I have never really been sure about how to use the animation Flat Life, first seen on the BFI Story Shorts 2 dvd. However, today I think I might have found an outcome for the film.
Through the post I received my own copy of Building Stories by Chris Ware - a book that is definitely not for children – and fell in love with it. It has a lot of things that I like; beautiful visuals, tactile appeal, an unusual structure, a very appealing front cover/box and a range of text types but all in graphics. Many thanks @literacyadviser for the tweet about this book.
The ’book’ comes in a beautiful cardboard box and consists of 14 different types of book/booklet/poster/newspaper and so on. I think it is like Black and White by David Macaulay on steroids.
I haven’t started to read them in detail yet. I am just scanning my way through everything to sort out how it works and what order I should read them in. I understand from the reviews that it is probably best to read them in order. What I do know is that the book tells the story of inhabitants of a block of flats and it is this that reminded me of Flat Life. It seems to me that the children could create booklets about the characters in Flat Life, using the animation as a starting point and through a series of drama/role play activities, develop the characters and their lives further. They could then tell these in graphic form either by drawing or by using some form of comic creater – Comic Life springs to mind.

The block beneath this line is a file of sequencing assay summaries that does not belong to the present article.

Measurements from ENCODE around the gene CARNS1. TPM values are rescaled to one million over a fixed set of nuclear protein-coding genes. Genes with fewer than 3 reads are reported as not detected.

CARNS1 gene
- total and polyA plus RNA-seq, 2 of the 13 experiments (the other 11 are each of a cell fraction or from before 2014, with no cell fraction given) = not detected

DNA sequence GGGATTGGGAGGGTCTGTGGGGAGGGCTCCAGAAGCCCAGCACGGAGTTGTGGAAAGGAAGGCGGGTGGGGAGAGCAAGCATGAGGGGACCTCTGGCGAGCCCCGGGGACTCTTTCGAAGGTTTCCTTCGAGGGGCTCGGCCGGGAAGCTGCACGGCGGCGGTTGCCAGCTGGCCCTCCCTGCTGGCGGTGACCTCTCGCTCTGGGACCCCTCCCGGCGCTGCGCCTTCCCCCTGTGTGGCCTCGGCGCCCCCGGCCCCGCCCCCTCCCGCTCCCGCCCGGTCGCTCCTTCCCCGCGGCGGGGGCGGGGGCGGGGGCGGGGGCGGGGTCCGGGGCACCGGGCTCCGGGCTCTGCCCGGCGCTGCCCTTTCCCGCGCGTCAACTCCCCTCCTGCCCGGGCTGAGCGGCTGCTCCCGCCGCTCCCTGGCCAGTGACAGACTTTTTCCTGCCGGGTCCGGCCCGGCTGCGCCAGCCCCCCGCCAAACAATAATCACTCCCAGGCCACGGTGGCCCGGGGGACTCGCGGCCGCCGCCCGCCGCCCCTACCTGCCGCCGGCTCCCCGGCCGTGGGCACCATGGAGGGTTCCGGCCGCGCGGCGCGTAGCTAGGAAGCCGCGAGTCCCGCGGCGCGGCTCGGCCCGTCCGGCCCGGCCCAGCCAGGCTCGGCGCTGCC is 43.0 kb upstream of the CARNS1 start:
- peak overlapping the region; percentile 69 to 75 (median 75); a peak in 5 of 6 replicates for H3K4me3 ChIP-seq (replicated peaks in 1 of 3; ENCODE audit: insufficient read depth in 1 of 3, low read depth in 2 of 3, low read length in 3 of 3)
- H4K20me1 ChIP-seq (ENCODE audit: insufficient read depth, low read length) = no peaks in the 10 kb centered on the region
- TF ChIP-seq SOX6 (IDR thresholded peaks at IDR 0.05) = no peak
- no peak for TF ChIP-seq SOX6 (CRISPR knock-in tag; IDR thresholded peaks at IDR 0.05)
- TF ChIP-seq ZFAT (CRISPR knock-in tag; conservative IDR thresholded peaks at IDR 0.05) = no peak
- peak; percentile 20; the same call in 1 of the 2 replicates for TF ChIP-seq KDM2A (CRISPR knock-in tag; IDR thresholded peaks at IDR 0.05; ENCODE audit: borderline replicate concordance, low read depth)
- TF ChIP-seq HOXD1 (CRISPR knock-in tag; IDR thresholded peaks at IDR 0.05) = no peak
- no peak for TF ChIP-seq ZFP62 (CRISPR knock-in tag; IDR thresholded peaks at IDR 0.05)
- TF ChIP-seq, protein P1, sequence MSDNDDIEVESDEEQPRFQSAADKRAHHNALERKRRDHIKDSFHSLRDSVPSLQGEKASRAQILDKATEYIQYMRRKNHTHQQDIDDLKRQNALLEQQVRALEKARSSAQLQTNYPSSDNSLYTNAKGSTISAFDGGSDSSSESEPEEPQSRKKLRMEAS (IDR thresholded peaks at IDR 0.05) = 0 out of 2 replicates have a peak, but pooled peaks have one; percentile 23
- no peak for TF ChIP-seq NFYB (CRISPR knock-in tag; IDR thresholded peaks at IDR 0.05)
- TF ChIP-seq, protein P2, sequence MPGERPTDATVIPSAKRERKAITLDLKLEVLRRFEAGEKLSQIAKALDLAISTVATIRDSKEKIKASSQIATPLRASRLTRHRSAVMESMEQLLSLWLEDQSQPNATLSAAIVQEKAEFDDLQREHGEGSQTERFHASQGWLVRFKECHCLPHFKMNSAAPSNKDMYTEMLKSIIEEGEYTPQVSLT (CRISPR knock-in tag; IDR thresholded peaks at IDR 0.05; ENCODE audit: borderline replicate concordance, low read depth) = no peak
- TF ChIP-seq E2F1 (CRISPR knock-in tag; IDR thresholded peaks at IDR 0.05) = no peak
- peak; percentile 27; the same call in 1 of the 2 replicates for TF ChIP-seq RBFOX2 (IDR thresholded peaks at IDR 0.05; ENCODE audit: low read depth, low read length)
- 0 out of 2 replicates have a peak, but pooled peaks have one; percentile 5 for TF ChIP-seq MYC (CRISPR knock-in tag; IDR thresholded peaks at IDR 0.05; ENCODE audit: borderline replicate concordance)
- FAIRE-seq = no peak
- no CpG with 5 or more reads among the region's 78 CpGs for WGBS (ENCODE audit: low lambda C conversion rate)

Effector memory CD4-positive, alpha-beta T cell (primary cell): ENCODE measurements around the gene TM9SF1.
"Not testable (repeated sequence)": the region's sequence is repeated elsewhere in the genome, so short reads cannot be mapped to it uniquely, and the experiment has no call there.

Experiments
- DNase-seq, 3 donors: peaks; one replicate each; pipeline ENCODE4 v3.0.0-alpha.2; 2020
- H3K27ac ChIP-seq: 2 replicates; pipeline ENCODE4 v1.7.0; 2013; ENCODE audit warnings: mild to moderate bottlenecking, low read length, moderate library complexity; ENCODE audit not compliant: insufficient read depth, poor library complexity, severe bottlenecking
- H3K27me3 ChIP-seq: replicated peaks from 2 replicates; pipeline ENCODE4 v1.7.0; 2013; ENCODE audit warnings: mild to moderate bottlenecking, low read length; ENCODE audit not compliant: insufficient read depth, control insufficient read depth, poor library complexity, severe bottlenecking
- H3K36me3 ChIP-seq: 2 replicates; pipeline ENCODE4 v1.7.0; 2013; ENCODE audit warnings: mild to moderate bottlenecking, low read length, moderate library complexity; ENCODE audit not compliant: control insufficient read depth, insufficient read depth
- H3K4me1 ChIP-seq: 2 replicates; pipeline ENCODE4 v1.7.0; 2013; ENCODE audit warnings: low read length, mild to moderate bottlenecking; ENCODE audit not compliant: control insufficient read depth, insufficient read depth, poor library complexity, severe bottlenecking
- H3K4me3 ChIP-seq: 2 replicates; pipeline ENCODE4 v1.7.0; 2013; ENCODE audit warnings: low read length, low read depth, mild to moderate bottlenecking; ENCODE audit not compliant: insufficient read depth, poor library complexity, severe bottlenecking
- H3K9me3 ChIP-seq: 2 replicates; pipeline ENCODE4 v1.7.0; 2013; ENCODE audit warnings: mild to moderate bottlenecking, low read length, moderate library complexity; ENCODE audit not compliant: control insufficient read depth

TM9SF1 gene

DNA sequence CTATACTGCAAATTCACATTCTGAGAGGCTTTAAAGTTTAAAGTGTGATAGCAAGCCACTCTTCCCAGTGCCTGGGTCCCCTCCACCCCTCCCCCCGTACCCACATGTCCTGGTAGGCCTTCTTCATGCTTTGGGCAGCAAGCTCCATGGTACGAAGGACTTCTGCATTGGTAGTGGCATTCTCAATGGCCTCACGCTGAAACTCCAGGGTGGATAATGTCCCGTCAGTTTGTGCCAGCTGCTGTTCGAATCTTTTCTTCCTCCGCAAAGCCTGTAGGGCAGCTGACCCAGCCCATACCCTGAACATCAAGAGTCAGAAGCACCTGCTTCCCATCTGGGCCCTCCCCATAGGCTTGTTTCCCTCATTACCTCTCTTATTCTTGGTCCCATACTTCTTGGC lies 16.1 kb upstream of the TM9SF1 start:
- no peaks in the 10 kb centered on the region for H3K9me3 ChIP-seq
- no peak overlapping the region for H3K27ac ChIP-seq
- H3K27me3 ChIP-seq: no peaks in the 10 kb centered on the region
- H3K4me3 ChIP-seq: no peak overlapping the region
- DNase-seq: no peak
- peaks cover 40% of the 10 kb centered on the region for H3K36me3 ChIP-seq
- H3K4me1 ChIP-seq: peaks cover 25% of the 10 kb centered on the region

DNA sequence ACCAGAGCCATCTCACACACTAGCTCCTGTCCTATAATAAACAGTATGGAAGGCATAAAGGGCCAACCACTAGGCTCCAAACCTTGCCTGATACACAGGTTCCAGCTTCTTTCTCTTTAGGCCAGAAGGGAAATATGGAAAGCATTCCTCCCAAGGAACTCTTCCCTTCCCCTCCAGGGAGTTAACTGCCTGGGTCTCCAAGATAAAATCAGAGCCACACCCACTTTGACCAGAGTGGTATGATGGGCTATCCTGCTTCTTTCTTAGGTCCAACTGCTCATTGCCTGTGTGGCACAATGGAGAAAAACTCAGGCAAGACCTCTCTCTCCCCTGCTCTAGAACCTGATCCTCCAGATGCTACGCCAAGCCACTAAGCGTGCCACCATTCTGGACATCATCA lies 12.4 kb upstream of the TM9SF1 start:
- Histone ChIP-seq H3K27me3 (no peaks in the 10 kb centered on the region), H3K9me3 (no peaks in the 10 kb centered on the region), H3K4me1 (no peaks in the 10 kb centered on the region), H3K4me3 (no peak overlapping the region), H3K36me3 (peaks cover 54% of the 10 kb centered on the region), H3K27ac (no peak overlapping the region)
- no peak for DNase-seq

It also reminds me of the book 99 Ways to Tell a Story by Matt Madden. 99 different styles of comic telling the same story.
What have you seen this half-term that has caused you to make new links?